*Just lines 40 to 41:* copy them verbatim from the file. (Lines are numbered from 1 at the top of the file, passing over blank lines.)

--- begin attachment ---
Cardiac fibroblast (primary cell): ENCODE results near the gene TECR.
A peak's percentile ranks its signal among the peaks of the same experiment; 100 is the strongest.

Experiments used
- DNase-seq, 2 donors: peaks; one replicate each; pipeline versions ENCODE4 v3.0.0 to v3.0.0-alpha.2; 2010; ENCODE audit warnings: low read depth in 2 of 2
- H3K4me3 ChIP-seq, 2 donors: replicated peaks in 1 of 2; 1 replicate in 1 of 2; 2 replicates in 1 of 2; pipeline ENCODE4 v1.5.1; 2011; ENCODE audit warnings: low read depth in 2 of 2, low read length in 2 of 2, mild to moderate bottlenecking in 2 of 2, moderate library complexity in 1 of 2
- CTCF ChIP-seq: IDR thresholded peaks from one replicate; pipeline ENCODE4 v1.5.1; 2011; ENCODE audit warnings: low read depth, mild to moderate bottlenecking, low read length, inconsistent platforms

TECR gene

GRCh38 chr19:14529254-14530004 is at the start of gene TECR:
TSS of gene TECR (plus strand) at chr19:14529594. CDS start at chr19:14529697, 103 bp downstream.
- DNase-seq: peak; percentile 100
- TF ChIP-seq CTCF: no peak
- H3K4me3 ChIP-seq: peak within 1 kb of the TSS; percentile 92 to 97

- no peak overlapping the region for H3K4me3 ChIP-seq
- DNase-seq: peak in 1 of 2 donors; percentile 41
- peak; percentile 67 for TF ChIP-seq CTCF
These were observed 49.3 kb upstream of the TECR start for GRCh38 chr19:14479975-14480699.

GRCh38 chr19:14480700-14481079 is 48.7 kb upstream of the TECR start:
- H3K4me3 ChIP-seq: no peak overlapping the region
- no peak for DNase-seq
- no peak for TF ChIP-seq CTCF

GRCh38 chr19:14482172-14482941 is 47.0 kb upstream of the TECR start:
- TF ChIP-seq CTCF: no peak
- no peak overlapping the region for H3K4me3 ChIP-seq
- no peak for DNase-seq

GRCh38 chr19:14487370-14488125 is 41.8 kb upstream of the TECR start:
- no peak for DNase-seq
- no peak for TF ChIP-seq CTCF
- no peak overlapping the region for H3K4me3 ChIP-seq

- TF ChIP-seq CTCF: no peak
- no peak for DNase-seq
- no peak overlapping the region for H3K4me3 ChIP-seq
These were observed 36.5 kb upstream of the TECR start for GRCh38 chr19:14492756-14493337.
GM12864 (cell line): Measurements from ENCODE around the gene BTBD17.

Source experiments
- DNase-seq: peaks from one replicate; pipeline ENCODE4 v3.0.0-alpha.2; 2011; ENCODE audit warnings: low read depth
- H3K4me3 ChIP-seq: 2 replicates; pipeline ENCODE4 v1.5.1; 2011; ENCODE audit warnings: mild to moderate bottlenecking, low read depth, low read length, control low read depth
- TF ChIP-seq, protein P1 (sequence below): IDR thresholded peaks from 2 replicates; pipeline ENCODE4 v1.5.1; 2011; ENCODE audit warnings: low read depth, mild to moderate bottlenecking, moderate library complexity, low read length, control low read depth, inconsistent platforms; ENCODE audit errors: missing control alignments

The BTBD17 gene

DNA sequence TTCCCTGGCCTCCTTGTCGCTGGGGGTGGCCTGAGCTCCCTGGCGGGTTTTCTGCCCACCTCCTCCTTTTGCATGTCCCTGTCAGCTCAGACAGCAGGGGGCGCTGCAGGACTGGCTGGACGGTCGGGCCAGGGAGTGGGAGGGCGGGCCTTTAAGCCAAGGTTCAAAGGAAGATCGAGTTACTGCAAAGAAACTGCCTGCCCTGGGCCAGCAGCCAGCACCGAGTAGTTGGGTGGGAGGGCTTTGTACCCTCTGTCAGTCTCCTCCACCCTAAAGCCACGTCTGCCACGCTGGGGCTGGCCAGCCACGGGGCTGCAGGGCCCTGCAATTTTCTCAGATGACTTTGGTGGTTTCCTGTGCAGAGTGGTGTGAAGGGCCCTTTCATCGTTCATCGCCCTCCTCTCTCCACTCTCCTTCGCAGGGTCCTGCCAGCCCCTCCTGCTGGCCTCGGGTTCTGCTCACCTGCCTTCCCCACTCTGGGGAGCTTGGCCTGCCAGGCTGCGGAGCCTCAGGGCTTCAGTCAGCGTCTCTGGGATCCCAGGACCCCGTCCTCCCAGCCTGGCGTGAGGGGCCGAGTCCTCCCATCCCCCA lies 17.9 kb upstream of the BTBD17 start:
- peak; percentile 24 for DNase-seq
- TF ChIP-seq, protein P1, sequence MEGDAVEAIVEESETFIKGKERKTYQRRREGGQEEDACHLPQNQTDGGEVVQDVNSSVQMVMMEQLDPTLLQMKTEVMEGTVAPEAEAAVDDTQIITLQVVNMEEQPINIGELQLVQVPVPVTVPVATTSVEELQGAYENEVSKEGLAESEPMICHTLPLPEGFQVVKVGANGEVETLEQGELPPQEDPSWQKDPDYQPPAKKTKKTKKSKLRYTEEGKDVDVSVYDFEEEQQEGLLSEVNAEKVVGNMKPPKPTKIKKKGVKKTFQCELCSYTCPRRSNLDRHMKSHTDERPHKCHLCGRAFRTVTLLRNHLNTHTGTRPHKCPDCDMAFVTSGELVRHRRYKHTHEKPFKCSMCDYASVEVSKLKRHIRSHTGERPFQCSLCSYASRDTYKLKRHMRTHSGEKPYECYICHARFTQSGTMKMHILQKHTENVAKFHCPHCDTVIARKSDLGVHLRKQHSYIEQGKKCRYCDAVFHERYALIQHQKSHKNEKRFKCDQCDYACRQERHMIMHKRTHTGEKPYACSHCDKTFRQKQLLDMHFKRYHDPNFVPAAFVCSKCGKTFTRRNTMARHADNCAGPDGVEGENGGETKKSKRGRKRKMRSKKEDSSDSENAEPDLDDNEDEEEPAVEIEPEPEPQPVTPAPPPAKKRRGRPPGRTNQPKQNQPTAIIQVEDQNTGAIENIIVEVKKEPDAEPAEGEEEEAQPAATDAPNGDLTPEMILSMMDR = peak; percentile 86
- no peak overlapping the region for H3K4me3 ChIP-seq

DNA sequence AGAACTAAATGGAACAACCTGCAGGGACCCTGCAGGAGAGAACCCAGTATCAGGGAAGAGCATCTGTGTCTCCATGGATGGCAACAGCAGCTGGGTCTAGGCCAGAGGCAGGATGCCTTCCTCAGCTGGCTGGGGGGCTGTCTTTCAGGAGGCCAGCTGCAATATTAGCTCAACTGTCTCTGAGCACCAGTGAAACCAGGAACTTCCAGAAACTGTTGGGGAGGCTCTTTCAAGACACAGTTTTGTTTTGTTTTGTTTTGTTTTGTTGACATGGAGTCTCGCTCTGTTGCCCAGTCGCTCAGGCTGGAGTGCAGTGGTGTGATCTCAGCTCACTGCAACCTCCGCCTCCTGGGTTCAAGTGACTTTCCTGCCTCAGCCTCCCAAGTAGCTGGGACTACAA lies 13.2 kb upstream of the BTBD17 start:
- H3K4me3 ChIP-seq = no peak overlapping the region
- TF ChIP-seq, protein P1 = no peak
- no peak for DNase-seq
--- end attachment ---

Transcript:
- peak; percentile 24 for DNase-seq
- TF ChIP-seq, protein P1, sequence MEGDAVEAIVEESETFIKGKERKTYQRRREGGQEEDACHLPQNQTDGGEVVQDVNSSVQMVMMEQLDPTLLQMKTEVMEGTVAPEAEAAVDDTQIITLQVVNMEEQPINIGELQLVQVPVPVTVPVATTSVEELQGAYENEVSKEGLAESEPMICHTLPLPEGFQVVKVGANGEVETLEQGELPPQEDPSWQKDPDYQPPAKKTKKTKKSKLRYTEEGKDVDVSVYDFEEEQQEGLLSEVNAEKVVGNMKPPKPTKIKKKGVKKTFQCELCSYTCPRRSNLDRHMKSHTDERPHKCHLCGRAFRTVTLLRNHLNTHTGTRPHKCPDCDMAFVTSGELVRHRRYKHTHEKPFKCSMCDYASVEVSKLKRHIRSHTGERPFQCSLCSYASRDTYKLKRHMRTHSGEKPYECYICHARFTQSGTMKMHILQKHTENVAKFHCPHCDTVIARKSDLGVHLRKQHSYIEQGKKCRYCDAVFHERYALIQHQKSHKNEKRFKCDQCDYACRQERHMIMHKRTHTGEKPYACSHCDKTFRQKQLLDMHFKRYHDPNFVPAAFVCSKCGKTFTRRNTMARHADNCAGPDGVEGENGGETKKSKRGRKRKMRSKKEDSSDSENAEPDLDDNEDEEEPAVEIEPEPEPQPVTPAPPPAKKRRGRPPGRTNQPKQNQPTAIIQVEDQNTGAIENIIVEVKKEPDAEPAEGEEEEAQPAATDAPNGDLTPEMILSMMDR = peak; percentile 86